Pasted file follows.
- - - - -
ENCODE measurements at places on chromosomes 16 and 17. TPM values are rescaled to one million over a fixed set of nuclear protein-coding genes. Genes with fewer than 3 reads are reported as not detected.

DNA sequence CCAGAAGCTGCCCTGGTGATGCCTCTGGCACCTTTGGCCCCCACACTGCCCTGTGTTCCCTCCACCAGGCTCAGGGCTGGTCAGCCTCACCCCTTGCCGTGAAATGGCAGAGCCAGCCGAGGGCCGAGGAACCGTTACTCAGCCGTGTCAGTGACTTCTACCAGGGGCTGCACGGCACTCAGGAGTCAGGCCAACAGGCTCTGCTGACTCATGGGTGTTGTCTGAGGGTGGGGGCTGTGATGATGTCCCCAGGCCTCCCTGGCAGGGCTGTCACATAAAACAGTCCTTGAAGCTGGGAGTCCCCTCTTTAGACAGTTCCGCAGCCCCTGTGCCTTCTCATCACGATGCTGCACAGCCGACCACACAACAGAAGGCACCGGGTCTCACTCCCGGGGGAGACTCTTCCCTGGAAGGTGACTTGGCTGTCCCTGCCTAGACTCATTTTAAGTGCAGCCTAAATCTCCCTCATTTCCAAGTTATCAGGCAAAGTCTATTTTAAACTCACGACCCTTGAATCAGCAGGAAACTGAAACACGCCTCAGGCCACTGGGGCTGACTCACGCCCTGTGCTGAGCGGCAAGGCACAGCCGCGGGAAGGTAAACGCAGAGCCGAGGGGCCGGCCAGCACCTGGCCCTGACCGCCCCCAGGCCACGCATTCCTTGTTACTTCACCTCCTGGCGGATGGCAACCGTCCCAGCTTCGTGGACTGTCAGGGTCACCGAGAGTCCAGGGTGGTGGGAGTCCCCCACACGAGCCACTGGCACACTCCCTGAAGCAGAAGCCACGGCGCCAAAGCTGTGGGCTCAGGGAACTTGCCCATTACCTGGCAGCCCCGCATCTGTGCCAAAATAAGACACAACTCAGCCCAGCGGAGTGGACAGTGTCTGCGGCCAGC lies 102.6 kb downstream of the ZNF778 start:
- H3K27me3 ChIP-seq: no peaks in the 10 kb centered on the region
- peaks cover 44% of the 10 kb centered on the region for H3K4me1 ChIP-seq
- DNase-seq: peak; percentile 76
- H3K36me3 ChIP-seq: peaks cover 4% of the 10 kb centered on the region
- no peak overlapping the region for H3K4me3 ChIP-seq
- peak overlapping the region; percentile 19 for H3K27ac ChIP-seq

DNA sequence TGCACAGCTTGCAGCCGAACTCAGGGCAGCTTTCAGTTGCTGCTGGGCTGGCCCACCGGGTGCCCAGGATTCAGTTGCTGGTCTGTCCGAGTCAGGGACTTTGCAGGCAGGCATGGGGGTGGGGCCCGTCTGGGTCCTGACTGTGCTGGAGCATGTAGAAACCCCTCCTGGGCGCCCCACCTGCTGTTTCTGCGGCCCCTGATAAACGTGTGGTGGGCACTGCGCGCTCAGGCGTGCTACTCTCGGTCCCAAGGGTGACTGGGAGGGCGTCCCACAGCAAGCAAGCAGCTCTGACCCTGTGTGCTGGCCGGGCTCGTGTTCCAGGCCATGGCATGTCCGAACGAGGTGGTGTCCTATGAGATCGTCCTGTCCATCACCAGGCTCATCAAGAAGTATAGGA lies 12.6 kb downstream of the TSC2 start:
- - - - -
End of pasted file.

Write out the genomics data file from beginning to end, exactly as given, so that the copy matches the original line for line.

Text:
ENCODE measurements at places on chromosomes 16 and 17. TPM values are rescaled to one million over a fixed set of nuclear protein-coding genes. Genes with fewer than 3 reads are reported as not detected.

DNA sequence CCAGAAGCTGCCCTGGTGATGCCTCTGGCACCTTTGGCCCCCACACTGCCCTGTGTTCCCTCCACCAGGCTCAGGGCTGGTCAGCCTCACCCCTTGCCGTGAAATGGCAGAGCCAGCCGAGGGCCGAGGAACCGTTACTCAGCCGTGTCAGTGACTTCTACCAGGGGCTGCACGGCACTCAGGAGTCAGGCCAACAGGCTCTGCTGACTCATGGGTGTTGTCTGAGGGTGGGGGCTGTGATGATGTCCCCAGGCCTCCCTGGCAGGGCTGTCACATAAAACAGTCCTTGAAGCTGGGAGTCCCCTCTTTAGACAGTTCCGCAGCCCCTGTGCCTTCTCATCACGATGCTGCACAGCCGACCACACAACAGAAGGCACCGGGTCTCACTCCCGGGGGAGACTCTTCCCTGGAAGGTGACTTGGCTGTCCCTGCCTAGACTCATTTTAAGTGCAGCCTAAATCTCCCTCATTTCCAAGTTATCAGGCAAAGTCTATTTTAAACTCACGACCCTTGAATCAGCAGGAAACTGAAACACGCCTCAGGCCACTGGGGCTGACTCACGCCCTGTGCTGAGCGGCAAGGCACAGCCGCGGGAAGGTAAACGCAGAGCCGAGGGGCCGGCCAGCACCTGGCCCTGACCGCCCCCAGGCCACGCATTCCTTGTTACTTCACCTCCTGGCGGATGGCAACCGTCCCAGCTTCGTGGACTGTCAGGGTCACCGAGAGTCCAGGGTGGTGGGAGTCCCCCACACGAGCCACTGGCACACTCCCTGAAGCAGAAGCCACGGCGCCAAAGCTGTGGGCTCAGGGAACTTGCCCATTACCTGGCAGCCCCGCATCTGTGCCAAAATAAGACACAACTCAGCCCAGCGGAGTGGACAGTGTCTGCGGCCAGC lies 102.6 kb downstream of the ZNF778 start:
- H3K27me3 ChIP-seq: no peaks in the 10 kb centered on the region
- peaks cover 44% of the 10 kb centered on the region for H3K4me1 ChIP-seq
- DNase-seq: peak; percentile 76
- H3K36me3 ChIP-seq: peaks cover 4% of the 10 kb centered on the region
- no peak overlapping the region for H3K4me3 ChIP-seq
- peak overlapping the region; percentile 19 for H3K27ac ChIP-seq

DNA sequence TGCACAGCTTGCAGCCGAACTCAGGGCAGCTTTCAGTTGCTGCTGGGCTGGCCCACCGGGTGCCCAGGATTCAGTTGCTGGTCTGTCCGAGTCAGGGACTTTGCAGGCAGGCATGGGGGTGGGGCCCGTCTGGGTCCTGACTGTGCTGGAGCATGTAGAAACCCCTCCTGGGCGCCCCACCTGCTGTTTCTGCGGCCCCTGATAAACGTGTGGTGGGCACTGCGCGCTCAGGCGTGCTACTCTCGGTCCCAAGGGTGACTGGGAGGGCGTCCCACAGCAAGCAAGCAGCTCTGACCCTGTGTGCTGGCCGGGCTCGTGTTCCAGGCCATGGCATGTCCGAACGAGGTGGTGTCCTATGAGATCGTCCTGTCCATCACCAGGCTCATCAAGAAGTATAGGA lies 12.6 kb downstream of the TSC2 start: